Thursday, December 25, 2008

World's largest Gummi bears

I'm not sure that I need to write anything more than the headline for this story. I don't know why this guy decided that the world needed a large gummi bear, but for only $39.95 from Giant Gummi Bear, you can satisfy your need to find out.

Tuesday, December 23, 2008

Energy from food waste

There seems to be a minitrend that I hope is as good as it sounds. Some food companies are exploring ways to take the waste that's produced in the course of their manufacturing and convert it to energy.

A recent such announcement comes from the Philadelphia Cream Cheese division of Kraft. Two of their plants in upstate New York plan to convert the whey (a byproduct of cheesemaking) into biogas, thus reducing their gas energy purchases by about one-third.

Another food company looking for similar solutions is Heinz. At their production facility in Oregon, there are plans to produce biofuels from potato peels.

If they joined forces, they might also have a fine potato chowder.

Thursday, December 18, 2008

Flavor trends

Every year for nearly 10 years, the McCormick spice company has polled chefs, food technologists and trend watchers to come up with predictions for the top 10 flavor pairings for the upcoming year.

Here's their list for 2009:

· Toasted sesame + root beer
· Cayenne + tart cherry
· Tarragon + beet
· Peppercorn mélange + sake
· Chinese five-spice and artisan-cured pork
· Dill + avocado oil:
· Rosemary + fruit preserves
· Garam masala + pepitas (pumpkin seeds)
· Mint + quinoa:
· Smoked paprika + agave nectar

Tuesday, December 16, 2008

Brie log

When I was living in France, I discovered that there is an etiquette to serving/eating cheese that is rarely observed in this country. Each cheese, depending on its shape, is served differently. And the one shape that always presents problems is cheese served in wedges, like Brie.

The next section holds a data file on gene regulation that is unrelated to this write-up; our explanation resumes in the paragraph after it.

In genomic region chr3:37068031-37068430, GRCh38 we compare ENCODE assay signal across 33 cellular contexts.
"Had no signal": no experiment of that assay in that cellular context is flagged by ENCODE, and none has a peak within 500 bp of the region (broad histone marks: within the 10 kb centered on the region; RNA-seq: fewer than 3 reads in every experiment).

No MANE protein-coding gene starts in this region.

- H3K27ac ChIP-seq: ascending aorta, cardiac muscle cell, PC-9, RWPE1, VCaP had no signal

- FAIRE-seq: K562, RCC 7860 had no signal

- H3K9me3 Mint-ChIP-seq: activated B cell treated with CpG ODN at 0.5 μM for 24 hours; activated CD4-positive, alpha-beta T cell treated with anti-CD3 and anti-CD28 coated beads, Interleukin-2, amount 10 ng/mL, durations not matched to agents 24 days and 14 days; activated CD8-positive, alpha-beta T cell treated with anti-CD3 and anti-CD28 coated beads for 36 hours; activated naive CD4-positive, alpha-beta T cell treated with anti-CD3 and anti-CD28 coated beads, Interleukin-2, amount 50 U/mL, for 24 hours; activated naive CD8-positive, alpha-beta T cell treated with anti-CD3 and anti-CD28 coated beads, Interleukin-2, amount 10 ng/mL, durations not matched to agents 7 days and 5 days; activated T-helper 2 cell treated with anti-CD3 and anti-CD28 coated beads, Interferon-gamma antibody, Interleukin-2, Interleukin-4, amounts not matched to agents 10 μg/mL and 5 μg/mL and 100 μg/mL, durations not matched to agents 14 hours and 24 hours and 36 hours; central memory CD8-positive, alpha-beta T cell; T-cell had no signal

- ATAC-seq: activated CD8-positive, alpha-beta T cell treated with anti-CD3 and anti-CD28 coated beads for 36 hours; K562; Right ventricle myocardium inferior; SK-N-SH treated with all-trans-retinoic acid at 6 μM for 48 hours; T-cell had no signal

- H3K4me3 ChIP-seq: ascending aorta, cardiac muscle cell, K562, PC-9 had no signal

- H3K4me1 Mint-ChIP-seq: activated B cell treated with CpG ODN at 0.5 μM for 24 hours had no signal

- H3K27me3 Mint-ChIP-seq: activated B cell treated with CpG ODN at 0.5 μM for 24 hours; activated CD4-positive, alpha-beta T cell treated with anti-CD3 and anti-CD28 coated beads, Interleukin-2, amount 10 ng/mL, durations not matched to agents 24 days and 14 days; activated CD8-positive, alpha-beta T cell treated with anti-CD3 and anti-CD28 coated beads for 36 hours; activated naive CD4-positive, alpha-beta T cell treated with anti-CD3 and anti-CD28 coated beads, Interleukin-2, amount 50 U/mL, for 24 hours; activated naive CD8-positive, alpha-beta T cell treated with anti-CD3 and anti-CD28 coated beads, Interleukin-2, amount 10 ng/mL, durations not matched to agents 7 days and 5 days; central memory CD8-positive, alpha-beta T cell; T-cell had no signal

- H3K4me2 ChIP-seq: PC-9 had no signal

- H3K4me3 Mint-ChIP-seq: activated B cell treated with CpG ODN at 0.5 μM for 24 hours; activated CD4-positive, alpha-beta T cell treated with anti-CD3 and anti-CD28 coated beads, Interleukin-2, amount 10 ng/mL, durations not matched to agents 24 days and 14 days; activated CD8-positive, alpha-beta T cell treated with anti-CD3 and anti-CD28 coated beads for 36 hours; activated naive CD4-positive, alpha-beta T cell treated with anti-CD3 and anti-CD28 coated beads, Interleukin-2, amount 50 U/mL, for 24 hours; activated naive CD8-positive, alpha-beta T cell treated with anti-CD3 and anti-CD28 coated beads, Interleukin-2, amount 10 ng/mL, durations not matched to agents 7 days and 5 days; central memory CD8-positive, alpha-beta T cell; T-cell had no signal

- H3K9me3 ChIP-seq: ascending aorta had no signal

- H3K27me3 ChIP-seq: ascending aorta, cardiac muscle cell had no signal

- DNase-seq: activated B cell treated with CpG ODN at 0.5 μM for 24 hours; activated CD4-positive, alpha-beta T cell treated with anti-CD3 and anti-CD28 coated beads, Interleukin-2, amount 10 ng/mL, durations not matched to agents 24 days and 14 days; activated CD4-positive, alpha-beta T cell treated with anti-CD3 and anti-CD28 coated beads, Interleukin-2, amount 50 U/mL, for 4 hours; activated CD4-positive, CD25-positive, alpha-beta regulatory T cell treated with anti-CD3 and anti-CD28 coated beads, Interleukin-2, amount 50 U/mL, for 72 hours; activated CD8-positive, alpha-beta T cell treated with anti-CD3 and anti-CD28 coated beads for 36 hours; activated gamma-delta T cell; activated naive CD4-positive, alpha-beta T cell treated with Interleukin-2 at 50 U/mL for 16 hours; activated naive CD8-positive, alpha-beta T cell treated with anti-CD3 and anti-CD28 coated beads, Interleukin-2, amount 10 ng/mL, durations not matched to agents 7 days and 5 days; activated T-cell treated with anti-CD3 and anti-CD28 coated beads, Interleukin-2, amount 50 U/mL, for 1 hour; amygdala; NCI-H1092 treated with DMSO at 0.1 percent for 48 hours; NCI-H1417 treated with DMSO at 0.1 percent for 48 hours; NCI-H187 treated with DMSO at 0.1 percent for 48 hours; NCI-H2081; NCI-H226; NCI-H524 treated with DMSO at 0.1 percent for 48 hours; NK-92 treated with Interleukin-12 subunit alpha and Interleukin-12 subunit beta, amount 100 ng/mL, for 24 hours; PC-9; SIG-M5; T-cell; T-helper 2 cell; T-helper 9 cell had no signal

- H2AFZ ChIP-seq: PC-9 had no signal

The first thing to know is that it is considered extremely bad form to cut the "nose" (the pointy end) off a wedge of Brie. Instead, you should take a kind of sideways swipe at the wedge to remove a slice, not a chunk. This of course gets harder and harder to do as the wedge gets whittled down.

So Président, the French cheese company, has decided to make a Brie in a log shape (something that no doubt horrifies cheese aficionados). The virtue of this shape, however, is that it gets you around the ticklish issue of how to serve. The cheese slices also fit very nicely on a cracker. This does mean foregoing the runniness of a perfectly ripe Brie (because you wouldn't be able to slice it), but I'm pretty sure your guests won't complain.

Thursday, December 11, 2008

Wild and crazy apples

A couple of weeks ago I got a small box of apples in the mail from Melissa's Produce (great place). I thought that the person who had sent me the apples might possibly have lost his mind. Why would you send 5 apples in the mail??

Well, then I took a bite. Of course you already have the punchline to this story because you can see a picture of the apple at left. But imagine my surprise when I bit into a perfectly normal apple and found red flesh on the inside.

The apple is called Hidden Rose and it's an apple that is grown organically in Oregon. It's a hybrid of an heirloom and a common variety of apple and currently the orchard only produces about 800 apples a year. But keep an eye out for these apples, because they could potentially be hitting the market in a couple of years.

There are also a number of European efforts to make red-fleshed apples. Check out the Swiss apples at Next Fruit Generation.

Tuesday, December 2, 2008

Have a cuppa

When I was a kid, my Great Aunt Nan had a little tea infuser in the shape of a small teapot, which I coveted. This began my modest collection of tea infusers. I've got at least 10: little houses, small mesh balls, a silver ball with star-shaped holes, a teapot with a porcelain spout. I thought I had a pretty diverse collection until I started looking around at what was out there. It's a huge category.

Here's what I found.

1 Who can resist a dinosaur-shaped anything? This T-rex infuser is $4 from Fantes Kitchen Wares Shop.
2 An infuser in the shape of a lemon wedge, for those who belong to the no-milk-in-your-tea camp. The Jo!e infuser is $4 from
3 A variation on the mesh tea ball, the pyramid infuser is $6.25 from Anna Marie's.
4 Tea for two. A set of 2 Cuisipro tea infusers from Target for $24.
5 Let's not forget silicone, the ubiquitous material of choice these days. This strawberry infuser, $7.50, comes with a lid (to keep your tea hot) that doubles as a saucer to catch tea drips.
6 My favorite. A pewter tea twig with a dragonfly perched at one end. The loose tea sits in a parchment bag and the bag is suspended on the twig. The dragonfly tea twig, which comes with 10 tea bags, is $15 from Stash.